The NCAA Division 1 soccer tournament has provided college soccer fans with an exciting 48 team ride that settles the matter of the best team on the field.
In case you aren't familiar with the system, allow me to break it down. The top 16 teams are seeded and given a first round bye, as the other 32 battle to take on a seeded team.
The seeds are numbered one through 16, so in reality the top four teams are similar to basketball's No. 1 seeds. Until the College Cup (Final Four), the higher seeded team hosts each game played. The College Cup this year will be played in Cary, North Carolina.
The second round, played last night, was highlighted by some huge upsets and thrilling finishes. In the end, six of the 16 seeded teams ended up falling to their unseeded foes. Football is not the only sport being hit by the upset bug this fall.
The first two games could have foreshadowed what was to come, as No. 5 Ohio State escaped against a game Louisville squad 1-0 on a second half goal.
No. 13 Maryland, the 2005 NCAA Champions, over-matched Loyola (MD) but could not score in regulation and were forced to advance in penalty kicks.
As the night progressed, we saw several seeded teams get pushed to the max, some not fortunate enough to earn a spot in the third round.
No. 2 Wake Forest, No. 10 Notre Dame, No. 11 Virginia Tech, No. 12 UCSB (the defending champions), and No. 15 West Virginia all advanced by single goal margins. Seeded teams upset included No. 16 Tulsa, No. 14 Akron, No. 9 Northwestern, and No. 6 Brown.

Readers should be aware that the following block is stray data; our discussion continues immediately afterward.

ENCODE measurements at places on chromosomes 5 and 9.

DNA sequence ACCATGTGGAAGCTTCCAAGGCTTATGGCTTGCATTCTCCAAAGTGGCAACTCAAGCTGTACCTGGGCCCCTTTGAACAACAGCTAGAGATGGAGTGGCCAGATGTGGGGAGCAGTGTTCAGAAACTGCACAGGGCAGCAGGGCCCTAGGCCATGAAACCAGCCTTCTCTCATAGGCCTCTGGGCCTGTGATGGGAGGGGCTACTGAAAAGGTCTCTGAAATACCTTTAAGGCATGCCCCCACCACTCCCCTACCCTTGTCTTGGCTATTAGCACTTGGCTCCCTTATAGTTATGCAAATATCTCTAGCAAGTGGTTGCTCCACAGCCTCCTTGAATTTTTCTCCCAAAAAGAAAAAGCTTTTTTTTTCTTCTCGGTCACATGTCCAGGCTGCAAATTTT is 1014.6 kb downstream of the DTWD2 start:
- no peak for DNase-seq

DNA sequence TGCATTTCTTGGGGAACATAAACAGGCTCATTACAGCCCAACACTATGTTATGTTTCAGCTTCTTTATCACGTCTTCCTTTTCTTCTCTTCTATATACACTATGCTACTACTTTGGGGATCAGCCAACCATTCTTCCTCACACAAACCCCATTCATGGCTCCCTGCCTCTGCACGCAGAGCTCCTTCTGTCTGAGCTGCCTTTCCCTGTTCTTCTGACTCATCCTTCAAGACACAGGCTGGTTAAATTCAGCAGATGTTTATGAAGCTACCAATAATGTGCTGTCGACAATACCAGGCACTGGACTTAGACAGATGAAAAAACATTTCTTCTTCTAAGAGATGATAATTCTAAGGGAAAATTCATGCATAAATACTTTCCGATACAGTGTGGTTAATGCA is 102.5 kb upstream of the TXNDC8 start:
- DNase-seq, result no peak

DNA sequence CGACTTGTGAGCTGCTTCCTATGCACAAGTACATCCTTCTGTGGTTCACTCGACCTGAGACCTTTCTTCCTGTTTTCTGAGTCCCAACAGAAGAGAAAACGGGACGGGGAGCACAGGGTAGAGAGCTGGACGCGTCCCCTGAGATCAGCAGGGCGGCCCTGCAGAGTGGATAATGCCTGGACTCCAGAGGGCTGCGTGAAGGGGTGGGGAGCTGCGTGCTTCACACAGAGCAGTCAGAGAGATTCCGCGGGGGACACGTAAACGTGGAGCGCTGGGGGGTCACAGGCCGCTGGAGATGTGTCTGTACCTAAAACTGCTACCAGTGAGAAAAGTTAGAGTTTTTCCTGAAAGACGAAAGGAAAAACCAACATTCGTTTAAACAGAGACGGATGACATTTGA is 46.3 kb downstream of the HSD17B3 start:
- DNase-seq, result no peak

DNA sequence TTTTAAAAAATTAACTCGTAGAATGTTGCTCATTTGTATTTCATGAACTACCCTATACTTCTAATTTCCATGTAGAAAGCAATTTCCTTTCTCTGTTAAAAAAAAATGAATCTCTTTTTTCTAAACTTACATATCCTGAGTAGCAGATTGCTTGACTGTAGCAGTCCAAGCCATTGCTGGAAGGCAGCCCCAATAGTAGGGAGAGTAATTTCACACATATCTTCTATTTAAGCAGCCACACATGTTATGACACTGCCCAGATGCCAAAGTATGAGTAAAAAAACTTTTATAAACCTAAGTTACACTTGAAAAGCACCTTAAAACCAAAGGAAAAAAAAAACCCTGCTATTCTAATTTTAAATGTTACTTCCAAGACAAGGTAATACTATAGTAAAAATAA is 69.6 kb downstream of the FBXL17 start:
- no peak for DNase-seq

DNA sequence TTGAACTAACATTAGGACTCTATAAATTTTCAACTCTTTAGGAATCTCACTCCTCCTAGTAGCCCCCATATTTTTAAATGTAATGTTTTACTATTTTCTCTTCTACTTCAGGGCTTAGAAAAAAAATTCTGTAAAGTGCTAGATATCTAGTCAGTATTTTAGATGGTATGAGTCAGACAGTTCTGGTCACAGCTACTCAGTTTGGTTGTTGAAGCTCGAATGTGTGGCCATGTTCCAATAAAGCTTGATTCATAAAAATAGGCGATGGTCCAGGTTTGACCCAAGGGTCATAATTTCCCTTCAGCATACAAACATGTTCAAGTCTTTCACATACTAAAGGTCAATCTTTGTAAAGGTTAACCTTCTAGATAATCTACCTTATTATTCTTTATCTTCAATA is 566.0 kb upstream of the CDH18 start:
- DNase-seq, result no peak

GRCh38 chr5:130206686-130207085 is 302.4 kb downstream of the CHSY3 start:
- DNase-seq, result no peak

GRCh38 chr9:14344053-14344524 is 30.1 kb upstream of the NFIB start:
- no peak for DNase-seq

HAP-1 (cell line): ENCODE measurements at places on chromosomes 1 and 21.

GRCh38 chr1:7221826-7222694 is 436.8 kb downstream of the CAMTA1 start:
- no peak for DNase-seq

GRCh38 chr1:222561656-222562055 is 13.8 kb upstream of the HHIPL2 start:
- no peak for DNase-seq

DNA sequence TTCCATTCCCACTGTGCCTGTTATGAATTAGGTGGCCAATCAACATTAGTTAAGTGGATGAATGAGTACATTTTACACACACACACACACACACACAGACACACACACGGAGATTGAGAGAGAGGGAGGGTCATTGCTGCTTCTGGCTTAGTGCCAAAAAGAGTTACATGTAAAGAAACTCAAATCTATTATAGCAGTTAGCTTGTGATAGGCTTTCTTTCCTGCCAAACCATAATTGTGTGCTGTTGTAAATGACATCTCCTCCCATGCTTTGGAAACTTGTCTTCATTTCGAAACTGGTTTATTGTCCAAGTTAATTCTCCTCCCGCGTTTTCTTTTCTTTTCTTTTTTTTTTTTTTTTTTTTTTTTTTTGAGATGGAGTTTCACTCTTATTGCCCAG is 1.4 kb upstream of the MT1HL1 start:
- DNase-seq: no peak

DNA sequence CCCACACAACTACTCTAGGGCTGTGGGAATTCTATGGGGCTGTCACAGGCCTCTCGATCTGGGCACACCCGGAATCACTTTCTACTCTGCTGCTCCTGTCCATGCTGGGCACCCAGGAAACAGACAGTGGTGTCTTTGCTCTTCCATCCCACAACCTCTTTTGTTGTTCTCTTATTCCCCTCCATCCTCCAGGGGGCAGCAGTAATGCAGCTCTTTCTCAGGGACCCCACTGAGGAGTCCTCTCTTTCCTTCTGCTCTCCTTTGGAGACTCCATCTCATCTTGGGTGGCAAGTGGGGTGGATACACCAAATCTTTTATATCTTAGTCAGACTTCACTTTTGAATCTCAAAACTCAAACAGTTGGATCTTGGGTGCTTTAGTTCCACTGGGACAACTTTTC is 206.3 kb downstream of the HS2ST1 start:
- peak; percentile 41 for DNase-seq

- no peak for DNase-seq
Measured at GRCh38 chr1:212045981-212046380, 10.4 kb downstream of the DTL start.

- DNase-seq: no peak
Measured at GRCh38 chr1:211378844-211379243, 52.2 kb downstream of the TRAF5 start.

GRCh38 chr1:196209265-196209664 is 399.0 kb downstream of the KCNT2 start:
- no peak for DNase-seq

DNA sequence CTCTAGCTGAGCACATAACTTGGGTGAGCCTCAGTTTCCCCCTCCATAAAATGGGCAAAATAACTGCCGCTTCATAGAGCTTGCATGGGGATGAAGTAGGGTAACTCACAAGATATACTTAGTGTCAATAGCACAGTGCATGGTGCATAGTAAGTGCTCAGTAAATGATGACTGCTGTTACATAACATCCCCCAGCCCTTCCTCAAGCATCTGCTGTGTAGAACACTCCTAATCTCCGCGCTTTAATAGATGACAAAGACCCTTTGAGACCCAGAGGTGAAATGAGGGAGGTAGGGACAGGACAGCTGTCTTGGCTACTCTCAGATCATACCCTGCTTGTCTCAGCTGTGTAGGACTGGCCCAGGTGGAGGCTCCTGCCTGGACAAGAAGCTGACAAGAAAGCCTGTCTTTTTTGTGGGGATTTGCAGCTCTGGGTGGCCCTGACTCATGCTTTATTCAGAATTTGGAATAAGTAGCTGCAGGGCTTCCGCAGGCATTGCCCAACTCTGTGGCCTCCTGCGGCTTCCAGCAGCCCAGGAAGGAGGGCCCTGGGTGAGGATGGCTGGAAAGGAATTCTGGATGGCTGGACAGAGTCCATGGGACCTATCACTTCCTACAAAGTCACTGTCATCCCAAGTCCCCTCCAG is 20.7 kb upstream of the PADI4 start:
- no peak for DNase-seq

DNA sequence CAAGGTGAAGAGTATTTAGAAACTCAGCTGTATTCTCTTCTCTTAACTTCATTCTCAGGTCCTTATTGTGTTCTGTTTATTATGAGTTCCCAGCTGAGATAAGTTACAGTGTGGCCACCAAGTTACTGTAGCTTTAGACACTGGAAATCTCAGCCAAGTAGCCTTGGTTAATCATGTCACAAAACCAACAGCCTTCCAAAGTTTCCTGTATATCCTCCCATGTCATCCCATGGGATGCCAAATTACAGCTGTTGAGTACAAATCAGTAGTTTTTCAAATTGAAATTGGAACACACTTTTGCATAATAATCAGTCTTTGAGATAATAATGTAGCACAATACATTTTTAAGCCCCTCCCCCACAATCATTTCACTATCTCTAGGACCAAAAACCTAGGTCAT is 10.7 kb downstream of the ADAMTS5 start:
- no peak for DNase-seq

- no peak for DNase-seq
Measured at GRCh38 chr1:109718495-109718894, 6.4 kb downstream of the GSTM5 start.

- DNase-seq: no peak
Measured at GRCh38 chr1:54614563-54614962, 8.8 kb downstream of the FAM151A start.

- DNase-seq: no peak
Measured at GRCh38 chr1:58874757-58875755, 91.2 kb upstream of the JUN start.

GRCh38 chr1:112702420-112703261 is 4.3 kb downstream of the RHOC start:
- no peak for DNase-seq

The two biggest upsets of the night, however, saw unlikely foes derail the road to the College Cup for two top-four teams.
Bradley went into Bloomington and shocked No. 4 Indiana in penalties, while No. 1 Boston College led 1-0 at halftime, only to have Massachusetts storm back for two goals in the second half to pull the shocker.
With the third round scheduled over the weekend, Wake Forest slides into the tournament favorite as the highest remaining seed. No. 3 Connecticut, No. 5 Ohio State, and No. 8 Creighton are the top remaining seeds in the other three regions.
However, as we have seen this year and others, a high seed is no indication of future success. Last season, the aforementioned Gauchos of UCSB won the national title despite not being seeded.
In 2005, Clemson crashed the College Cup from an unseeded position, and Duke and Santa Clara did the same in 2004.
With Boston College's region comprised of three unseeded teams and three more in two other regions, it is not a stretch to say we will see yet another unseeded team find their way into the College Cup. Only the Wake Forest region saw all four of its seeded teams progress, meaning the highest seed remaining arguably has the toughest road ahead.
While my predictions at this point call for a College Cup comprised of No. 2 Wake Forest, No. 3 Connecticut, No. 13 Maryland, and unseeded Illinois-Chicago, I am glad it will be settled on the field, the way it should be.